5 Year Update
Five years ago, Simon died of cancer. He was my husband of nearly 10 years. He was the father to our children who were ages 2, 5, and 7 at the time. He was a deeply loved husband and father, son, grandson, brother, cousin, uncle, coworker, mentor, and friend. He was just 34 years old.
When Simon was given his terminal diagnosis, one of my first instincts was to find other widows ahead of my journey. I was desperate to know if I would ever be okay again. At that moment, I was broken, hopeless, and anxious. I think I was looking for this; an update, years later, that someone had made it through a tragedy and had learned to live again. And live well.
Today, we are a new family. I remarried in 2015. Jason became a husband and father overnight and has done pretty darn well for all the he has been tasked with. We moved from California to Texas last year and have embraced our new future together. The kids are now 7, 10, and almost 13. They are happy and healthy and make us so proud.
It has been an emotional journey for me and for many others who shared their lives with Simon. The first few weeks after he died were a blur of decisions, transactions, paperwork, thank you letters, and a wave of relief that he was out of pain. Liver cancer had ravaged his body and it was heartbreaking for all of us to watch him suffer. For me, the initial fog of grief gave way to profound sadness. My favorite person on earth was gone. Sadness evolved into anger and bitterness. I became a single parent overnight, a role that is difficult, lonely, and exhausting. Throw some self-pity in there, too. Young widows are a pretty small percentage of the population which leaves us misunderstood or overlooked and when we are the most vulnerable, judged.
Nowadays, I generally feel joy that Simon will forever be part of our story, but I still cry often and my heart aches for all the milestones he will miss.
On this five year anniversary of loss, I want to share my reflections on what I regret and what I don’t regret.
I DON’T regret pausing just about everything happening in our lives to be with Simon and our kids when he was ill. I was able to take extended leave from work, thanks in part to friends arranging one of the largest blood drives ever at our hospital which afforded me extra time off. I took a leave of absence from a board I served on. We relinquished our church and school commitments.
I DON’T regret creating firm boundaries on our time and space and needs. We did not have years to say goodbye. We thought we maybe had months. Now we know we had six weeks from the time of diagnosis to death. It was difficult to turn some away who wished to visit or speak with Simon during the limited hours he was awake and feeling social. He always had the final say as to who could walk through his bedroom or hospital door and it was nearly always a yes to those who were active and present in his life, like family, church friends, work friends, and childhood friends that he kept in touch with. As his days began to dwindle, the list grew smaller until it was just immediate family. It may seem harsh from a distance, but when you’re in the thick of it, when you’re staring at death, it is so personal. It is sacred. It is a time for peace and respect and comfort, especially for the one who is ill and truly suffering the most.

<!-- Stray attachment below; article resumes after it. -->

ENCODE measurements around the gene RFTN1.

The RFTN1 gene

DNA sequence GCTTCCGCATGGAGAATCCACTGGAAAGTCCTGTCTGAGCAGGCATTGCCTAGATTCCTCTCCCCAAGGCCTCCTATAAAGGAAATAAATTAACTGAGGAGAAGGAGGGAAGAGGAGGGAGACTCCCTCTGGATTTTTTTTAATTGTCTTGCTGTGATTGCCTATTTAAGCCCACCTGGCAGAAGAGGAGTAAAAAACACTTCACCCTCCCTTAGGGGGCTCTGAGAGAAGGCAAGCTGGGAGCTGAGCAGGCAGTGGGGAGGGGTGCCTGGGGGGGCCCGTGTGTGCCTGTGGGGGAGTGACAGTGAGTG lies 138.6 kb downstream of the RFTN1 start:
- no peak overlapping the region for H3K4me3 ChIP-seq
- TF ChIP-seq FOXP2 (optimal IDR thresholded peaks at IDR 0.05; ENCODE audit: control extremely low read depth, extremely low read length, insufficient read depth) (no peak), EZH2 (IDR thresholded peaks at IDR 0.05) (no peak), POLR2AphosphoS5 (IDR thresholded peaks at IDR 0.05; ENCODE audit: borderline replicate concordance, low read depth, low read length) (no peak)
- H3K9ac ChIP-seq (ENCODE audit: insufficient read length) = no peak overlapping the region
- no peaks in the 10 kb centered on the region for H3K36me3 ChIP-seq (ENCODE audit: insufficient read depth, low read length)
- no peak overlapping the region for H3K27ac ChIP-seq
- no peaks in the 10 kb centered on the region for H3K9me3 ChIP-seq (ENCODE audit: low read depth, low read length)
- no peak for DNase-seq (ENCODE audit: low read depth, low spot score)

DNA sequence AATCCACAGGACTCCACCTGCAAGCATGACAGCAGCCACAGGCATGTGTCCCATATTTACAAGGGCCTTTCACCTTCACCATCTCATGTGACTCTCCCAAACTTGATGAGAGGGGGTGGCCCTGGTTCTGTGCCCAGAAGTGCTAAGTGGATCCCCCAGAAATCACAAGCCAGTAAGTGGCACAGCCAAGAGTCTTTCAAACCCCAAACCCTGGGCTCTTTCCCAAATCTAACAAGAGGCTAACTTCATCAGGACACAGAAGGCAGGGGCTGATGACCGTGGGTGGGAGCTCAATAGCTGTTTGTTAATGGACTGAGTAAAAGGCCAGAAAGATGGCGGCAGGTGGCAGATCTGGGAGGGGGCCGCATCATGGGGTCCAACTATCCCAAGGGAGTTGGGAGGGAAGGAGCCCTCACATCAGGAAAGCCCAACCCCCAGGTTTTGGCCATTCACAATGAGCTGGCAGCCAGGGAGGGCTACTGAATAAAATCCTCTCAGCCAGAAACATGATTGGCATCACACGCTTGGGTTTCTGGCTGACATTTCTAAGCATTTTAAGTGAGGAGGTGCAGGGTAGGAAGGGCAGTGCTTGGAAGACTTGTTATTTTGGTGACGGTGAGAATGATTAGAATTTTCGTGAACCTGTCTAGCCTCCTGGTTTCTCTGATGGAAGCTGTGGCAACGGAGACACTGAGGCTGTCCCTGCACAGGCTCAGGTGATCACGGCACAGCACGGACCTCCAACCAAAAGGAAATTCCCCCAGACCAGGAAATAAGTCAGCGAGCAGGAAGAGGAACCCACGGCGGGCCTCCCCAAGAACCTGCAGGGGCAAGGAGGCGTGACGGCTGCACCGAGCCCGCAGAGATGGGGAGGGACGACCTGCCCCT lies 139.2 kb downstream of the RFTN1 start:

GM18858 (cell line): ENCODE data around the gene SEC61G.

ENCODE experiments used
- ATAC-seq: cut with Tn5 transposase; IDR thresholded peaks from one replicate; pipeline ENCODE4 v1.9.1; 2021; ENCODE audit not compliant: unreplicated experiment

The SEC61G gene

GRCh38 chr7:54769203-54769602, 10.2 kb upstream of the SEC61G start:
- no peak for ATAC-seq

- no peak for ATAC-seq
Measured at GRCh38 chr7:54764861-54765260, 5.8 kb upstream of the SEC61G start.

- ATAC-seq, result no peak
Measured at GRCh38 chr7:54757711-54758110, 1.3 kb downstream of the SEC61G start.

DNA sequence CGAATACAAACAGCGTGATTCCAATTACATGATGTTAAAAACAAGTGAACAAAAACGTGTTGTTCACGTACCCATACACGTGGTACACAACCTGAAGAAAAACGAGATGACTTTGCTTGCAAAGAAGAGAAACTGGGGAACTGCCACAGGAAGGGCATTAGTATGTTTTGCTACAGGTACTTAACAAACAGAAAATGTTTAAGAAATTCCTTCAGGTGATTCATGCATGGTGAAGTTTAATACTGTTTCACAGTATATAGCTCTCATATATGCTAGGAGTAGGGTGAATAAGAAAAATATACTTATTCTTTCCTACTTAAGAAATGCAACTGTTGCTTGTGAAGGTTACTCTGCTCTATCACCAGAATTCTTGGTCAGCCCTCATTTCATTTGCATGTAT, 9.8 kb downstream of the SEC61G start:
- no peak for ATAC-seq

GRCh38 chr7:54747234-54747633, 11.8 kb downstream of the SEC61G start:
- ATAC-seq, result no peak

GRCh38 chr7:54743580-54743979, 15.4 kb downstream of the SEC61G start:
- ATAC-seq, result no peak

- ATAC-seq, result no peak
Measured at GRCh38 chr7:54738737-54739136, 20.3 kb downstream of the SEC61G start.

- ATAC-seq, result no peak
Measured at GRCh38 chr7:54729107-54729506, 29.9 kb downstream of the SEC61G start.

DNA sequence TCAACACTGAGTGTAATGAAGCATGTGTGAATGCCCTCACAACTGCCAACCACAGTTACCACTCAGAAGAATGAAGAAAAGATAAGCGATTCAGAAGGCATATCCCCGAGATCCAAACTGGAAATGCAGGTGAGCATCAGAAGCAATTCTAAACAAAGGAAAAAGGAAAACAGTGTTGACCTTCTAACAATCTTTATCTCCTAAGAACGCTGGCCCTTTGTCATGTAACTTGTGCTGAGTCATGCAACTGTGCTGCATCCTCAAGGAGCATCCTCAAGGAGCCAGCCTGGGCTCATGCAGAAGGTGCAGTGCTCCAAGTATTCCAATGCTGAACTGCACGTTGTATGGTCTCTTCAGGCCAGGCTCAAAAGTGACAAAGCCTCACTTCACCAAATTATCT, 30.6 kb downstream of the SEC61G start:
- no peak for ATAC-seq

I DON’T regret marrying someone with a chronic health condition. I knew Simon had a health history that was more complicated than others. But I also knew that none of us are promised tomorrow. Anyone can be healthy, then sick, or even sick, then healthy. Someone once asked me why I married Simon and had children with him knowing he had serious health issues. After calming myself internally since I wanted to punch them in the face, my answer was that I would marry Simon again, even knowing the fatal outcome. Simon’s unknown health future never once deterred me from the thought of marriage or a family. We had the best times together, we created a life we loved, and we have three smart, beautiful, energetic kids. I would choose him again and again and again, and I would curate our lives with even more adventures, fun, laughter, and love if I would have known our time would be cut as short as it was.